The Dark, Muddy World of Israel's Extreme Cavers

I figured it would be a gentlemanly outing, where you casually discover buried treasure or a cool skull, without messing up your hair. So I joined a group of Israeli cavers for a day. Boy, was I wrong

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The entrance to the Ein Tzabarin cave.
The entrance to the Ein Tzabarin cave. Credit: Daniel Tchetchik
Roy (Chicky) Arad
Roy Arad
Roy (Chicky) Arad
Roy Arad

Cavers in Israel are a small group. A few dozen fanatics who devote time, usually voluntarily, to exploring a dark and weird world. But the achievements of the caving community are in inverse proportion to its size. For example, last year the Israel Cave Explorers Club participated in an international expedition, led by the Hebrew University of Jerusalem, which mapped the Malham Cave near Mount Sodom at the Dead Sea. They discovered that Malham is the longest salt cave in the world, extending 10 kilometers (6.2 miles). The media lapped all this up, because before that the No. 1 cave was in Iran. Our cavers can also be credited with discovering certain archaeological treasures, which survived for thousands of years thanks to the wondrous preservative qualities of caves.

Convinced that I would find buried treasure, or at least a cool skull, I joined the monthly outing of the explorers club, some of whose members two weeks ago wormed their way into a subterranean Roman-period tunnel that carried water to the Caesarea aqueduct. In many senses it wasn’t a typical cavers’ excursion, because this wasn’t a natural cave. Still, the trip allowed me to meet some affable spelunkers and to become acquainted with an underground world that I had to date neglected in my global forays.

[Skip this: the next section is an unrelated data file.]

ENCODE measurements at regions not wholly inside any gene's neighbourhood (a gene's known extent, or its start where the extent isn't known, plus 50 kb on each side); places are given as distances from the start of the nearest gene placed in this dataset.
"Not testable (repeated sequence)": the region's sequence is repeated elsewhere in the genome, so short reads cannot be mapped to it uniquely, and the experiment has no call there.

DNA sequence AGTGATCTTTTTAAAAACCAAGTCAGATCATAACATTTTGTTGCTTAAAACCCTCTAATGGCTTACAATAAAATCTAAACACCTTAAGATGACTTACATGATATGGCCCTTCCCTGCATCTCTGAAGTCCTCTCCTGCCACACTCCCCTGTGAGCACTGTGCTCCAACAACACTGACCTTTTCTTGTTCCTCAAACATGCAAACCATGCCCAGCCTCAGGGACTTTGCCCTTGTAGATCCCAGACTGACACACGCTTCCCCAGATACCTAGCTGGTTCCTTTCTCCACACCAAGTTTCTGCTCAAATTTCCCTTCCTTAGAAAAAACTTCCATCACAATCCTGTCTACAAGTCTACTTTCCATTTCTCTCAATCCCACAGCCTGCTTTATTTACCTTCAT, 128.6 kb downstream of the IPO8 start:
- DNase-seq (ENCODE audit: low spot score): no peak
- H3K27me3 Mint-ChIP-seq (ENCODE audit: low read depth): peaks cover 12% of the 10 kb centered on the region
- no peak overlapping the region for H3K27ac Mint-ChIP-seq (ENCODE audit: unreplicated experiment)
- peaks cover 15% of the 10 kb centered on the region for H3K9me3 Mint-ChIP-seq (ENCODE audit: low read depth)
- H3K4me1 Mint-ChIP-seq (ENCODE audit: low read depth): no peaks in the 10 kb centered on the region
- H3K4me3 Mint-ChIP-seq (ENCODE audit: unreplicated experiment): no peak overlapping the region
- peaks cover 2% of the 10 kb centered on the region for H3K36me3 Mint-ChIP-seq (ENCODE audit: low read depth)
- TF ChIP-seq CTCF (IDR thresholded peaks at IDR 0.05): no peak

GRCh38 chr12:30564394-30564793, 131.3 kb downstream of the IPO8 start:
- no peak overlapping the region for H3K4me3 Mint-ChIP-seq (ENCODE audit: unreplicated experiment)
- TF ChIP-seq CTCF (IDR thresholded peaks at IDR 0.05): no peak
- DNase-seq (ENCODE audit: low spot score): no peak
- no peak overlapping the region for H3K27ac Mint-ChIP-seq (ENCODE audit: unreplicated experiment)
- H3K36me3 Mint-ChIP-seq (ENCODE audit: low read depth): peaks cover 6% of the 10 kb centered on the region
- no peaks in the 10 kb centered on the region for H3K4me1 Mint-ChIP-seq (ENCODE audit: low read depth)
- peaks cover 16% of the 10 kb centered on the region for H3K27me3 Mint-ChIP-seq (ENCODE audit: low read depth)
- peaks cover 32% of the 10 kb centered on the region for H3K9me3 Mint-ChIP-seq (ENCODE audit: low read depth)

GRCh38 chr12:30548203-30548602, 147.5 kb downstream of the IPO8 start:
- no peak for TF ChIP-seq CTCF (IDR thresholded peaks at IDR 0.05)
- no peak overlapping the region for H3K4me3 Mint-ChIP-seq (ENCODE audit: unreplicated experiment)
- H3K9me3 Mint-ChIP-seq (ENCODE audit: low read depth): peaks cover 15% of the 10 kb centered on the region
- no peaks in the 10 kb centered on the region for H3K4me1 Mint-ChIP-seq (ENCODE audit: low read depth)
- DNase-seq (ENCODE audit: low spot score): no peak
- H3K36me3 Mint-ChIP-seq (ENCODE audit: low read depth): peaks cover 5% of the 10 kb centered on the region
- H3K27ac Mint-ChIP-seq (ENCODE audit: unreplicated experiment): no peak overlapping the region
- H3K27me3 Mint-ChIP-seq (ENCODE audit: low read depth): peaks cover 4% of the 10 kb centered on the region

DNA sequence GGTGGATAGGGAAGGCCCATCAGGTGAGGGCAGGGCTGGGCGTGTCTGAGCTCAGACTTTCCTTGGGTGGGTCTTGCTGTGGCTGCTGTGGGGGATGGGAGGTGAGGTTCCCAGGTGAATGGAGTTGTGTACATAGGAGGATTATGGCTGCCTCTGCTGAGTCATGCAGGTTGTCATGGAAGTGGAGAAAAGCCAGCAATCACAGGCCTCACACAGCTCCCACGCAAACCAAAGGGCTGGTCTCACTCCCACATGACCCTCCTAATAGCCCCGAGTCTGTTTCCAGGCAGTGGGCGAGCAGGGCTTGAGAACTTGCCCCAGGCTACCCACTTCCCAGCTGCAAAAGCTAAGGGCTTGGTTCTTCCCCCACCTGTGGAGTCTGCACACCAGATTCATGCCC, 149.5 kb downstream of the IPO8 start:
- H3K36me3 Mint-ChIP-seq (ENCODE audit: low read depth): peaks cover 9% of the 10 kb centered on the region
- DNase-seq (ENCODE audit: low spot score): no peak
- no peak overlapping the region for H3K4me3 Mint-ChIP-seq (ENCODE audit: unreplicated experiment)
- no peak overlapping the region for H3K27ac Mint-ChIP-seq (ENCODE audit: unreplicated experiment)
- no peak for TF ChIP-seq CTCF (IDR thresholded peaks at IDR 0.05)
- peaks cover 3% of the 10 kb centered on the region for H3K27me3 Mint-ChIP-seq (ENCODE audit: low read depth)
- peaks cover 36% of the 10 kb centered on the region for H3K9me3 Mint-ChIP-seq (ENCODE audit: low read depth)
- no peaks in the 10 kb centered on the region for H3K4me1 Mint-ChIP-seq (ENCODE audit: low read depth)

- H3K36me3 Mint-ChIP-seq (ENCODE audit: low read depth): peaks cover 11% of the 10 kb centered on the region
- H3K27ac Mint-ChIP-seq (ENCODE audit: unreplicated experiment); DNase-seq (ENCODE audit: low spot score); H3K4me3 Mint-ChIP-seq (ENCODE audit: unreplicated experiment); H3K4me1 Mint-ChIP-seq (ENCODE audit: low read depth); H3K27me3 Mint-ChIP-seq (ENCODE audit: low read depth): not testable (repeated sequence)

I somehow missed a glaring warning sign that indicated that I wasn’t suited for this adventure: Being at the meeting point – an obscure intersection next to Moshav Aviel near Zichron Yaakov – at the prescribed time of 6:30 A.M., meant getting up at 5. Certain that this inhuman hour was some sort of a fiction, I allowed myself to be 10 minutes late. But so eager are the cavers to get down to it that they all showed up early. I was the last to arrive. Still, none of the 20 participants (each of whom paid 150 shekels, or about $45 for a half-day trip) reproached me. Possessing the ability to spend long hours in dark subterranean spaces, these are pretty patient folks.

From the meeting point to the first stop on our outing I rode along with Yoav Rofe, 45, who developed the Israeli interactive hiking-map app Amud Anan and calls himself a “cave rat,” and with the organizer of the outing and founder of the club, Yoav Negev. Negev, 42, is also one of the leading lights of the organization (one of two such groups in the country), whose members assist with research and other activities (the goal, says the club’s English website, is “to take responsibility and lead projects for the benefit of the community such as cave cleaning, route marking and other cave-related educational activities”). He is also a member of Hebrew University’s Cave Research Center.

Like the Israeli left, the world of caves doesn’t encompass a lot of people but offers lots of organizations to choose from. From time to time, Rofe came over and gave me various tips. For example, he suggested that I ask about the ticks that carry the cave fever bacterium. He also raised the issue of the secrecy that characterizes the world of spelunkers.

Members of the Israel Cave Explorers Club, taking a break. "There's no substitute for the quiet you get when you’re down below for five-six hours,” says Ravitzky.Credit: Daniel Tchetchik

“There are outings,” he said, “in which we are requested not to post the cave’s location on the Amud Anan app, for reasons of nature preservation. It’s not from egoism, but due to the fear of damaging the caves. One time I saw someone who destroyed a stalactite. He photographed it and afterward broke it by accident. I didn’t say a word.”